02 May Food is fun and science is sexy
Fact: we cannot live without food. Nevertheless, a lot of people from the Western world know little about where their food comes from or how it is processed. They take food for granted and think agriculture is boring. As a result, they are not enough aware of many issues related to global food production. Why should they worry about food waste, hunger, pollution or the unsustainable use of natural resources?
How is this possible? Or more importantly: How are we, the next generation, going to fix this? During the ICYA (International Conference for Youth in Agriculture) organised by IAAS World (International Association for Students in Agricultural and Related Sciences) future agricultural leaders aimed to find answers to these questions.
First, if we want to change the way youth approach agriculture and food production, we have to inspire them to do so. We have to inspire young people to get engaged in the topic. We should aim to bridge the gap between youth, politics and farmers.
How are we going to achieve that? One of the speakers of ICYA (International Conference for Youth in Agriculture), Niek D’Hondt of Reagent and Ekoli shared his view with the audience. He believes that the answer lies in tackling the boring image of science, the so-called ‘ghost of science education’. This is where ‘AgriCOOL’ comes in: a project developed by ICYA participants. The aim of the project is to counter the migration of farmers to urban areas by showing people that agriculture is attractive, food is fun and science is sexy!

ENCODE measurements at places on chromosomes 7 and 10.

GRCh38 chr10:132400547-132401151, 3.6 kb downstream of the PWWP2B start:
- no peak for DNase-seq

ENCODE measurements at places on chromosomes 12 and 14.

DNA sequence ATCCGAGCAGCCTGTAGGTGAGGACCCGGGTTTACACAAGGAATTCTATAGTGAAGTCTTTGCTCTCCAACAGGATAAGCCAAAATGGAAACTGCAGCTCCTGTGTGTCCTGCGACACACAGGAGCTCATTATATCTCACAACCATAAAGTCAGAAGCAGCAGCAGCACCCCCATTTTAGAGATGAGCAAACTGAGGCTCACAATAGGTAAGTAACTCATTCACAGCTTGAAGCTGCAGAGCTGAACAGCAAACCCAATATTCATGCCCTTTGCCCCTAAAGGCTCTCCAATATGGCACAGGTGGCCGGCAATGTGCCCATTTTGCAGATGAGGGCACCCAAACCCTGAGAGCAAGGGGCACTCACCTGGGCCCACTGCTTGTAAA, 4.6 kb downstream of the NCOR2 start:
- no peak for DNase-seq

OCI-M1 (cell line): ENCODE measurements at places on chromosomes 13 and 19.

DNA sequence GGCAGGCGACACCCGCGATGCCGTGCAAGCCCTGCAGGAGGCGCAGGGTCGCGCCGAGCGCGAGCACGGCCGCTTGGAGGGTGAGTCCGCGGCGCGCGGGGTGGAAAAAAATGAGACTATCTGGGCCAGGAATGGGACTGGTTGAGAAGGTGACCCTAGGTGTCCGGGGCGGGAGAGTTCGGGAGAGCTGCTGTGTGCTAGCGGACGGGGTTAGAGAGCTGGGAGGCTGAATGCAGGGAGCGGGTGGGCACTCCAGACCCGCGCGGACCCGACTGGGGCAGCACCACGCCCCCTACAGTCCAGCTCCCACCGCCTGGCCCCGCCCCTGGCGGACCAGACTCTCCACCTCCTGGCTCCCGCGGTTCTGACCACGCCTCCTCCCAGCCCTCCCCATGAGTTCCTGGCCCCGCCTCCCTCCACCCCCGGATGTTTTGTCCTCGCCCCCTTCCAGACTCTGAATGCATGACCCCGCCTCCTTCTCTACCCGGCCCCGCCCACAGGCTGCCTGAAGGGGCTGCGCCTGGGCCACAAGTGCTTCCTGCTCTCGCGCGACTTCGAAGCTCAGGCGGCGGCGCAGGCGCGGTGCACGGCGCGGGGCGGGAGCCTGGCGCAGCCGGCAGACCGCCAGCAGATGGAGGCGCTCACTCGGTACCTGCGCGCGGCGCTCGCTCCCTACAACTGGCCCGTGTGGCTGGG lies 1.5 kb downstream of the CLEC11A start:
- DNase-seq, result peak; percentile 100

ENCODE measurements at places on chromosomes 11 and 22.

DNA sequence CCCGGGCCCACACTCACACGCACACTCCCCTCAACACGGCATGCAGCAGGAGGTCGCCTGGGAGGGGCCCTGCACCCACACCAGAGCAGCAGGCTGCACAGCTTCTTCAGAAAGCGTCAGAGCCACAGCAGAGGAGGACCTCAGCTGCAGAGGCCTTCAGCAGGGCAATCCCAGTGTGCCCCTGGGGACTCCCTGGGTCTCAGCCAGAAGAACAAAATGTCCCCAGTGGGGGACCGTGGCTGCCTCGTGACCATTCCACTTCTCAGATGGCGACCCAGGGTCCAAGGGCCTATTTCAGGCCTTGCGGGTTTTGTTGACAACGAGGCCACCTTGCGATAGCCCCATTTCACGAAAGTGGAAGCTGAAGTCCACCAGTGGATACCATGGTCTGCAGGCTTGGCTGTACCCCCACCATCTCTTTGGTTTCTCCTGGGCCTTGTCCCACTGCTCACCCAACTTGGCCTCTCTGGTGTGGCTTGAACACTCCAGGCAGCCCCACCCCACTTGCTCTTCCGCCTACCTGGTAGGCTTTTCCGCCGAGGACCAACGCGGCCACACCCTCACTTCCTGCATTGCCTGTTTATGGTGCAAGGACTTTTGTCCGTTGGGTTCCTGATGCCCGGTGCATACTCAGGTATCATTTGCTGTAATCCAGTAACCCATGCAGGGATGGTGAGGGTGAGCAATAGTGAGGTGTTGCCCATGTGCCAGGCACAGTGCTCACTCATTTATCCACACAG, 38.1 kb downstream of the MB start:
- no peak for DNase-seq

Second, governments and other institutions should take more responsibility. A lot of eating habits have their roots in culture. Habits can change via educational systems. For example, this research shows that teaching young children healthy and sustainable eating habits help make them more healthy and sustainable choices in the future. Another ICYA project group of proposed to develop an educational food computer game named ‘Foodsteps’. The computer game teaches young children via an interactive and attractive way about different aspects of the food chain.
Third, consumers themselves also have an ethical responsibility. We should encourage consumers to be more critical in their choices. When people are more critical and aware of their ethical responsibility, it is possible to change the food system from the bottom and up.
One group of ICYA participants had an interesting view on how to achieve more critical thinking among consumers. They claimed we should not aim to give consumers access to ‘right’ information neither protect them from ‘wrong’ information. Instead, we should enable consumers to make informed decisions by themselves. As one of the participants said: “Your ‘wrong’ might not be my ‘wrong’”. They came up with the project: Follow the FoodFink: an informative and fun food trail throughout the city developed for the whole family.
In sum, people should stop taking their food for granted and start asking questions. The awareness of the value of food and our ethical responsibility for a healthy, fair and sustainable world should increase. Ways to achieve this goal are engaging youth in agriculture and food production processes, promoting healthy and sustainable eating habits and raising more critical consumers.
“We might need a lawyer once in our life. But we need farmers every day of our life.” – Ana Postek (Vice-President of Communications, IAAS World)
Blogpost by Melissa De Raaij, #ICYA2017 Social Reporter – email@example.com
Images: courtesy US Department of Agriculture.
This post is part of the live coverage during the #ICYA2017 – The International Conference for Youth in Agriculture, organised by IAAS (The International Association of Students in Agricultural and Related Sciences).
This post is written by one of our social reporters, as part of their training on social reporting, and represents the author’s views only.
The #ICYA2017 social reporting project is supported by GFAR, the Global Forum on Agricultural Research.